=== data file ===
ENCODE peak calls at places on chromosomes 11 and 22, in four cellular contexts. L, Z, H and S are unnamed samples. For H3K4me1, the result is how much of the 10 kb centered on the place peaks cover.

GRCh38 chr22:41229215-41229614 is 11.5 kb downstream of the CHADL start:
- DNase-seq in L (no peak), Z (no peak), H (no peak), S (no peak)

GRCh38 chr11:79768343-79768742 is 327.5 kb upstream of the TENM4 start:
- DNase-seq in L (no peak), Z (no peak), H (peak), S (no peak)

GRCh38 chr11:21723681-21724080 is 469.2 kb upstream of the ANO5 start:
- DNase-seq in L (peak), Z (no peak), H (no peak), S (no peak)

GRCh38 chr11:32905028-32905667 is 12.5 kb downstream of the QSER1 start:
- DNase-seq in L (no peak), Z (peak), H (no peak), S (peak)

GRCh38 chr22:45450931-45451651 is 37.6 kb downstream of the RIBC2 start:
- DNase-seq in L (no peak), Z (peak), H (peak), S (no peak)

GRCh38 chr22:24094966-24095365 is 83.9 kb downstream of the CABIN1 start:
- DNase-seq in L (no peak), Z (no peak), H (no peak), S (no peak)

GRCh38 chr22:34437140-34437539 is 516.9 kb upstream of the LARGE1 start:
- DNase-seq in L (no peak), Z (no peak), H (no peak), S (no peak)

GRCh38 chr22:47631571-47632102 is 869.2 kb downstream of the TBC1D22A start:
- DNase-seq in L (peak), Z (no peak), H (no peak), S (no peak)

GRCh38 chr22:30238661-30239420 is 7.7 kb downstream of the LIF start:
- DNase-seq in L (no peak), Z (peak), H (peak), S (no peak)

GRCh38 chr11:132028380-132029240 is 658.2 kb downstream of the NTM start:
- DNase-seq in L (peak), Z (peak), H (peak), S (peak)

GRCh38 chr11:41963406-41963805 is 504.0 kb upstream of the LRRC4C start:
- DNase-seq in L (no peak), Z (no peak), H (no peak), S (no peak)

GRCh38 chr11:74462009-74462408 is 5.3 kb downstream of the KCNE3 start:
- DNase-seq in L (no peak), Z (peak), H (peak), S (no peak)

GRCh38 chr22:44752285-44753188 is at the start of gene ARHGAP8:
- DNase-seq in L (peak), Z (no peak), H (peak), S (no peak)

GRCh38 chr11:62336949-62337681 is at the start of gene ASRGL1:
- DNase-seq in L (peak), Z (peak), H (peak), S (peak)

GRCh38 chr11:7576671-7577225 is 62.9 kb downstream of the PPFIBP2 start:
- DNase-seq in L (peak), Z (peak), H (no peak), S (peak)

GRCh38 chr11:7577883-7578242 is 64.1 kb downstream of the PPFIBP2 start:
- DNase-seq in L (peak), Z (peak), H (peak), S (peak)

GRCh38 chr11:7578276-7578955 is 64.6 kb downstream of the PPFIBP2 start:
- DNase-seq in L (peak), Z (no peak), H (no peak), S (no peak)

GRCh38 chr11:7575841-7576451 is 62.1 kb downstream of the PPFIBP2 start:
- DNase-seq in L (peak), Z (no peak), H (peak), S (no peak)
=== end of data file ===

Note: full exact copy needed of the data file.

ENCODE peak calls at places on chromosomes 11 and 22, in four cellular contexts. L, Z, H and S are unnamed samples. For H3K4me1, the result is how much of the 10 kb centered on the place peaks cover.

GRCh38 chr22:41229215-41229614 is 11.5 kb downstream of the CHADL start:
- DNase-seq in L (no peak), Z (no peak), H (no peak), S (no peak)

GRCh38 chr11:79768343-79768742 is 327.5 kb upstream of the TENM4 start:
- DNase-seq in L (no peak), Z (no peak), H (peak), S (no peak)

GRCh38 chr11:21723681-21724080 is 469.2 kb upstream of the ANO5 start:
- DNase-seq in L (peak), Z (no peak), H (no peak), S (no peak)

GRCh38 chr11:32905028-32905667 is 12.5 kb downstream of the QSER1 start:
- DNase-seq in L (no peak), Z (peak), H (no peak), S (peak)

GRCh38 chr22:45450931-45451651 is 37.6 kb downstream of the RIBC2 start:
- DNase-seq in L (no peak), Z (peak), H (peak), S (no peak)

GRCh38 chr22:24094966-24095365 is 83.9 kb downstream of the CABIN1 start:
- DNase-seq in L (no peak), Z (no peak), H (no peak), S (no peak)

GRCh38 chr22:34437140-34437539 is 516.9 kb upstream of the LARGE1 start:
- DNase-seq in L (no peak), Z (no peak), H (no peak), S (no peak)

GRCh38 chr22:47631571-47632102 is 869.2 kb downstream of the TBC1D22A start:
- DNase-seq in L (peak), Z (no peak), H (no peak), S (no peak)

GRCh38 chr22:30238661-30239420 is 7.7 kb downstream of the LIF start:
- DNase-seq in L (no peak), Z (peak), H (peak), S (no peak)

GRCh38 chr11:132028380-132029240 is 658.2 kb downstream of the NTM start:
- DNase-seq in L (peak), Z (peak), H (peak), S (peak)

GRCh38 chr11:41963406-41963805 is 504.0 kb upstream of the LRRC4C start:
- DNase-seq in L (no peak), Z (no peak), H (no peak), S (no peak)

GRCh38 chr11:74462009-74462408 is 5.3 kb downstream of the KCNE3 start:
- DNase-seq in L (no peak), Z (peak), H (peak), S (no peak)

GRCh38 chr22:44752285-44753188 is at the start of gene ARHGAP8:
- DNase-seq in L (peak), Z (no peak), H (peak), S (no peak)

GRCh38 chr11:62336949-62337681 is at the start of gene ASRGL1:
- DNase-seq in L (peak), Z (peak), H (peak), S (peak)

GRCh38 chr11:7576671-7577225 is 62.9 kb downstream of the PPFIBP2 start:
- DNase-seq in L (peak), Z (peak), H (no peak), S (peak)

GRCh38 chr11:7577883-7578242 is 64.1 kb downstream of the PPFIBP2 start:
- DNase-seq in L (peak), Z (peak), H (peak), S (peak)

GRCh38 chr11:7578276-7578955 is 64.6 kb downstream of the PPFIBP2 start:
- DNase-seq in L (peak), Z (no peak), H (no peak), S (no peak)

GRCh38 chr11:7575841-7576451 is 62.1 kb downstream of the PPFIBP2 start:
- DNase-seq in L (peak), Z (no peak), H (peak), S (no peak)